The battery is the biggest contribution to the vehicle’s extraordinary curb weight of 9,063 pounds. That is heavier than the biggest traditional Hummers, heavier than Ford’s heaviest pickup truck, the Ford F-450 Super Duty, and, as Zipper points out, the same weight as three Toyota Corollas.
The battery also makes possible the instant torque that gives the Hummer and other EVs much better acceleration than traditional cars. Hummer really reaps that speed: Despite its hulking profile, it goes zero to 60 mph in just over three seconds, as fast as a Ferrari.
This combination — brick-like weight plus lightning speed — worries road safety advocates in an era of large vehicles and reckless driving.
Last year, 7,485 American pedestrians died after being struck by drivers, the highest number in four decades, according to the Governors Highway Safety Association. Larger, heavier vehicles generally create more carnage than small ones.
“I’m distraught we’re missing this opportunity to tie issues of climate health with literal safety on the roads,” said Leah Shahum. She is the founder of the Vision Zero Network, a nonprofit that aims to redesign cities to make the streets safer for pedestrians and cyclists.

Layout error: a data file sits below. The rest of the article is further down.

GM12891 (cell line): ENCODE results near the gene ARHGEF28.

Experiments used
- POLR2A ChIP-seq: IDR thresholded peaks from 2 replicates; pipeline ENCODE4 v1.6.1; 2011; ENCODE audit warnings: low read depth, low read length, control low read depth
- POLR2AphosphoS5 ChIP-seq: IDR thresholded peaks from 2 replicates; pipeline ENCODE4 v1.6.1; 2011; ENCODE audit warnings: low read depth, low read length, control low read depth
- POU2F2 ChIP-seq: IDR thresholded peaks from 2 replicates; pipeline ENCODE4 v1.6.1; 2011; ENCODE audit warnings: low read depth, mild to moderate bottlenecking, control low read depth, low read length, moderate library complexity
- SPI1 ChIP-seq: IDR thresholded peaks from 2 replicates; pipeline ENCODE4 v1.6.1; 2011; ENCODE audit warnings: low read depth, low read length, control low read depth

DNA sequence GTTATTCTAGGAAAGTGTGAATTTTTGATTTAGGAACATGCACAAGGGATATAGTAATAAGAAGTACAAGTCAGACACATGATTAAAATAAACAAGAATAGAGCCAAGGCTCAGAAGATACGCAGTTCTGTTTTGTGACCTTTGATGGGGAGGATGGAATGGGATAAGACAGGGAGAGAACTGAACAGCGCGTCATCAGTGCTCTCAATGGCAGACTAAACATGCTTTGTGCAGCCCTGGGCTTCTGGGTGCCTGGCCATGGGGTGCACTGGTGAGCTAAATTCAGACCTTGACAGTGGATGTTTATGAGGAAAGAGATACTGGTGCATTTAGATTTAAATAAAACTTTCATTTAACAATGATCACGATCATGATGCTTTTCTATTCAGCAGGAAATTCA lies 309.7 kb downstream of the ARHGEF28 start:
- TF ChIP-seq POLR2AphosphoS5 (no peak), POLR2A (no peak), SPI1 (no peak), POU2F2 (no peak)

The Vision Zero Network’s website advocates for calming traffic by lowering vehicle speeds and building features like roundabouts, while also “incentivizing transit and smaller vehicles over menacing, tank-sized personal vehicles.”
The weight of the battery also weighs on the minds of infrastructure advocates, who worry about the wear and tear that heavier electric vehicles will cause on America’s roads and bridges.
Finally, the battery is of growing importance to those who consider the Earth’s limited resources.
As Rodney Sobin, a program director at the National Association of State Energy Officials, put it in a recent webinar, “The electric vehicle isn’t the magic bullet that now says you can drive around guilt-free in your 4-ton truck all over the place to buy milk.”